The Untold Story of Somali-Israeli Relations

The Times of Israel reports that the Somali President plans talks with parliament on possible ties with Israel.

A spokesperson for Somalia’s president said on Saturday that the government is set to consult parliament on the possibility of establishing diplomatic relations with Israel, Hebrew media reported.

Reports by Channel 12 news and Kan news could not be immediately verified.

Somalia media reports last month claimed President Hassan Sheikh Mohamud recently held contacts with Israeli officials while on a trip to the United Arab Emirates, even flying to Israel, according to one report. These reports were denied.

Mohamud secretly met with former prime minister Benjamin Netanyahu in Israel in 2016 while serving his first stint in office, which ended in 2017.

Upon his reelection to the job in May, a Somali diplomat close to Mohamud told The Times of Israel that his return to power was a positive development for a potential normalization process between Mogadishu and Jerusalem.

Israel does not have diplomatic relations with the East African nation, which has a population of some 11 million. Somalia, a mostly Sunni Muslim country and a member of the Arab League, has never recognized the State of Israel.

There have been sporadic reports in recent years of growing ties between Israel and Somalia.

In an Israellycool exclusive, a former Somali diplomat has revealed to me that this report is not true. The last time a Somali official met with an Israeli official was in 2020. Before then, former Somali President Mohamed Abdullahi Mohamed (Farmaajo) met former Israeli Prime Minister Binyamin Netanyahu in November 2017. Relations came close to being normalized then; in fact, the plan was that Somalia would normalize relations with Israel around the same time as the Abraham Accords. My source tells me that rumor had it that former US President Donald Trump didn’t consider it to be a good idea, thinking Somalia was against him thanks to Congresswoman Ilhan Omar, as well as the close relations between Somalia and Qatar.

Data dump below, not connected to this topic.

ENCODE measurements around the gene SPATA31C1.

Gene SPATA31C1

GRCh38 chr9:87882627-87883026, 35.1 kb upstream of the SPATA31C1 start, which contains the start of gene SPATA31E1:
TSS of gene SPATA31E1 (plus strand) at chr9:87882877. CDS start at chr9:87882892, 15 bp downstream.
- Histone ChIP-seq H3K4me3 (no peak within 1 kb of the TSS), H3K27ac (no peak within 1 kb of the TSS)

This was all the culmination of secret Somali-Israeli relations dating back to the early 1950s.

The Somali Youth League (SYL), founded in 1943, was established to achieve independence for Somalia. They established relations with Israel in 1950, with Israel supporting their push for independence. Israel voted in support of an independent Somalia in 1952, but the vote did not pass due to Arab countries voting against it.

In 1960, Israel again voted in support of Somalia becoming an independent country. Golda Meir, the Israeli Foreign Minister at the time, met Abdullahi Issa, the Somalia Minister of Foreign Affairs in New York, and was invited to attend the celebration of Somalia’s independence in Mogadishu on 1 July 1960.

In 1976, Somali President Mohamed Siad Barre contacted Israeli Foreign Minister Yigal Allon, asking for support for French Somaliland independence. Israel supported the idea, and Djibouti gained independence from France in 1977.

My source tells me that relations between the two countries have been “good and secret,” with Israel “always being at the forefront” in supporting Somalia. He laments the fact that Somalia listened to the Arab league, and held itself back when it came to full-blown relations with Israel, relations which would have resulted in a much more prosperous Somalia.


David Lange

A law school graduate, David Lange transitioned from work in the oil and hi-tech industries into fulltime Israel advocacy. He is a respected commentator and Middle East analyst who has often been cited by the mainstream media